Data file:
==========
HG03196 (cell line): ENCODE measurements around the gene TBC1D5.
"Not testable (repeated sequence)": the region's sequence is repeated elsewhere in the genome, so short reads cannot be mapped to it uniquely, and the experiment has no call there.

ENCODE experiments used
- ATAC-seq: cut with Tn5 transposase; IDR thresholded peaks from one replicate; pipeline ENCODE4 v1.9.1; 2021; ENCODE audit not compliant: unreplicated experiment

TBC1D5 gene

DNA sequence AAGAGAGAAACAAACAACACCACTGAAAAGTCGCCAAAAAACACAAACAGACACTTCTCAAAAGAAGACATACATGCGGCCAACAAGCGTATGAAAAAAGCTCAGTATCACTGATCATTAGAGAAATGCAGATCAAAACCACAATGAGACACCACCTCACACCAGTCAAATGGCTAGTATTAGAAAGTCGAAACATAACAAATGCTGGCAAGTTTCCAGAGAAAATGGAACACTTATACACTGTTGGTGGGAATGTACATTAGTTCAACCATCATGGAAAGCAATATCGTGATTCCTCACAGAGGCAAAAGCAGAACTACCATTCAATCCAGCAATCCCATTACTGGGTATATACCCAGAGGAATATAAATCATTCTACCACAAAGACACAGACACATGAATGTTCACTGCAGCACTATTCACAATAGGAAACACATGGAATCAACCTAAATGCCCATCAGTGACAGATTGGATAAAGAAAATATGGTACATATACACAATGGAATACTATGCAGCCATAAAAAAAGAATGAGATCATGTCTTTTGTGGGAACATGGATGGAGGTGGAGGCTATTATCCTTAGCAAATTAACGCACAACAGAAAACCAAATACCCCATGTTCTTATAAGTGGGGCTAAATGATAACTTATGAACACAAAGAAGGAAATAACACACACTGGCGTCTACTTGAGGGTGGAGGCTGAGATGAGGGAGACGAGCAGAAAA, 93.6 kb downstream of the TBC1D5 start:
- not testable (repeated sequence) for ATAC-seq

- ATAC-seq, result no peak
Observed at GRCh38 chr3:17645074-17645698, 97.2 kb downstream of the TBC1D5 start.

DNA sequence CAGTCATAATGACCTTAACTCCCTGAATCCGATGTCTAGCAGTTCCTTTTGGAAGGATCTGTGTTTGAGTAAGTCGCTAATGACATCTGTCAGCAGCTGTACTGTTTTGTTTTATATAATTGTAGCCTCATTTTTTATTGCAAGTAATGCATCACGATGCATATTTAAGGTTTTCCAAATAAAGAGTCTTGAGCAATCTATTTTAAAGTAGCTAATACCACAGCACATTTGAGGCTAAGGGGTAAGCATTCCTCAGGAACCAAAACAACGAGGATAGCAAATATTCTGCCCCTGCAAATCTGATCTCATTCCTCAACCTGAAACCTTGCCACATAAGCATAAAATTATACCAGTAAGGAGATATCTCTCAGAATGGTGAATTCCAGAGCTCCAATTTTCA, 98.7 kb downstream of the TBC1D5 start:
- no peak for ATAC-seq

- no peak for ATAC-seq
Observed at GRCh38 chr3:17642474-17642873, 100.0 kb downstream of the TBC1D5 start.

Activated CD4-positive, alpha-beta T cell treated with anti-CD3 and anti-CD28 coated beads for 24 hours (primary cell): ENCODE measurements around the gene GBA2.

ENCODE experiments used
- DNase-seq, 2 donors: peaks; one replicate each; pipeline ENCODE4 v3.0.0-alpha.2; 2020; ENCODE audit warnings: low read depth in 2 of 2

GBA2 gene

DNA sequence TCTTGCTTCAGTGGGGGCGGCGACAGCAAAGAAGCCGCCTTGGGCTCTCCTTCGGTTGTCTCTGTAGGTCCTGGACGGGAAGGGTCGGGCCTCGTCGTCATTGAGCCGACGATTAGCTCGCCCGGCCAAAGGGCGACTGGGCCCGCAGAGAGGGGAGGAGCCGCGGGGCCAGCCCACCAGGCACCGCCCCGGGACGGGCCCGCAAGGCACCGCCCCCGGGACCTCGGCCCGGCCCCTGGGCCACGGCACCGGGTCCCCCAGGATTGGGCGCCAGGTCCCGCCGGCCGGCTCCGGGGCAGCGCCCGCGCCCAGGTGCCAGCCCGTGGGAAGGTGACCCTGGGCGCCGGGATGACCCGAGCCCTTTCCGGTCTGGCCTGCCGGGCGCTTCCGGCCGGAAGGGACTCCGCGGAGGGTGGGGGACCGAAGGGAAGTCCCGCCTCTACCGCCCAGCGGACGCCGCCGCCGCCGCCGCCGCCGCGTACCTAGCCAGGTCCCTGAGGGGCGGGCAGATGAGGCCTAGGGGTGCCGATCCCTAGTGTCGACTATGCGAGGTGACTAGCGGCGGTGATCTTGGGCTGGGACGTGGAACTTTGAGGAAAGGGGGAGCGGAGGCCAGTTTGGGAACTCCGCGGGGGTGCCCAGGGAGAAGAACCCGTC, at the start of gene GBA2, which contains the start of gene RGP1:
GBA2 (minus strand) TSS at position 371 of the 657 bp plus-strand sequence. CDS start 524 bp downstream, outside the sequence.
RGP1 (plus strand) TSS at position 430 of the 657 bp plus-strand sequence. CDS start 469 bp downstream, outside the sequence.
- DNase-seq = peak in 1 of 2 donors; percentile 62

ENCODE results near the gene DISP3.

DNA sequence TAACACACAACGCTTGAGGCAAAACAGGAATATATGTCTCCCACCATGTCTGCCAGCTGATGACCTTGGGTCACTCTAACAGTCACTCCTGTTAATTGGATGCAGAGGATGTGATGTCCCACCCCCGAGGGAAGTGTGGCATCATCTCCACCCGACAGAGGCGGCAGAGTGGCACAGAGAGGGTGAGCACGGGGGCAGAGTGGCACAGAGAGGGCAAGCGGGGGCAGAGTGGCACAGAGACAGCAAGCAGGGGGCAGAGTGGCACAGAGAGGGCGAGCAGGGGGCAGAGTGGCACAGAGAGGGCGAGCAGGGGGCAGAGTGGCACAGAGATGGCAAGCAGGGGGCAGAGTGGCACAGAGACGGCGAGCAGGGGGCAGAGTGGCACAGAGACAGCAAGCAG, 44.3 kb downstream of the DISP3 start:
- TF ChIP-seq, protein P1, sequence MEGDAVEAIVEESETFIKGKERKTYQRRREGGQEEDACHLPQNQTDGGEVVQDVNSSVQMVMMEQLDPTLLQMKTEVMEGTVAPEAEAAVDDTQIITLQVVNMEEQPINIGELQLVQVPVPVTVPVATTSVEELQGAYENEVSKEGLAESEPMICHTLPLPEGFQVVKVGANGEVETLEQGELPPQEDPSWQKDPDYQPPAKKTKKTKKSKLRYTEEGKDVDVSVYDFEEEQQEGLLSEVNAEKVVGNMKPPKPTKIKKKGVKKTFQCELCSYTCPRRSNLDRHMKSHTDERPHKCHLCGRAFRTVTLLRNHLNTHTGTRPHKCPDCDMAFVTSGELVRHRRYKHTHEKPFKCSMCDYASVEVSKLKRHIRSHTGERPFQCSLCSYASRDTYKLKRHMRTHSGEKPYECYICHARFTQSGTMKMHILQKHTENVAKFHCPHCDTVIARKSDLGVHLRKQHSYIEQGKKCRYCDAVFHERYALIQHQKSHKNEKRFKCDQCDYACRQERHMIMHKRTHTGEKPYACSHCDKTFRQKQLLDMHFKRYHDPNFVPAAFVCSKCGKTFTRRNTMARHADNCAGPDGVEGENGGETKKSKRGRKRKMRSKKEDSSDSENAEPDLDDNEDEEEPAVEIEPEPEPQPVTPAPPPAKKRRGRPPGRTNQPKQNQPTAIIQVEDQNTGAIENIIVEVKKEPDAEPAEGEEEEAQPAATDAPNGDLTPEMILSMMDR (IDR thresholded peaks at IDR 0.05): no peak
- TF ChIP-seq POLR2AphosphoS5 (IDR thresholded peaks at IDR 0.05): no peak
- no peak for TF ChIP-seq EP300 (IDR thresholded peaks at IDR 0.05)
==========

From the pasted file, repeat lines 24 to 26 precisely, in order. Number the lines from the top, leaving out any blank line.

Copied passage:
- TF ChIP-seq, protein P1, sequence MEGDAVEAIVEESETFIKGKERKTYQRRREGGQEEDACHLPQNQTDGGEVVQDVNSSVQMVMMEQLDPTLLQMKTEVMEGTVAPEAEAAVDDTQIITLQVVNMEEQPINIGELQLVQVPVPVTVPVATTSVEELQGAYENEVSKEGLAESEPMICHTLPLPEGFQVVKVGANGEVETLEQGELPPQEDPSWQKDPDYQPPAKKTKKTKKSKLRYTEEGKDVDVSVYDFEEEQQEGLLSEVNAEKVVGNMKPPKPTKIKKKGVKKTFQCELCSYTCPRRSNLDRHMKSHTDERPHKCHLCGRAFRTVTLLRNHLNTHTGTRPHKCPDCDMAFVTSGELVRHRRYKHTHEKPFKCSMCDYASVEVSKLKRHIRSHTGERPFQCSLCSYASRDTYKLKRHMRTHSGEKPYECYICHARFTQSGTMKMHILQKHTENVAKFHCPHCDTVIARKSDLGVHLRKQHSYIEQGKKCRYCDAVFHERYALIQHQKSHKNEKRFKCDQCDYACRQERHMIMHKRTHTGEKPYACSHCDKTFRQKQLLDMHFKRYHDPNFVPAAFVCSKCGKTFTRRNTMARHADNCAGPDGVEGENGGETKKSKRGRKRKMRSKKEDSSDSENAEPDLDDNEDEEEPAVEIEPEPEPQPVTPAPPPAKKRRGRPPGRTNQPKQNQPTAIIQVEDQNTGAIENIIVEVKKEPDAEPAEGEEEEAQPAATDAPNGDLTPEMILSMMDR (IDR thresholded peaks at IDR 0.05): no peak
- TF ChIP-seq POLR2AphosphoS5 (IDR thresholded peaks at IDR 0.05): no peak
- no peak for TF ChIP-seq EP300 (IDR thresholded peaks at IDR 0.05)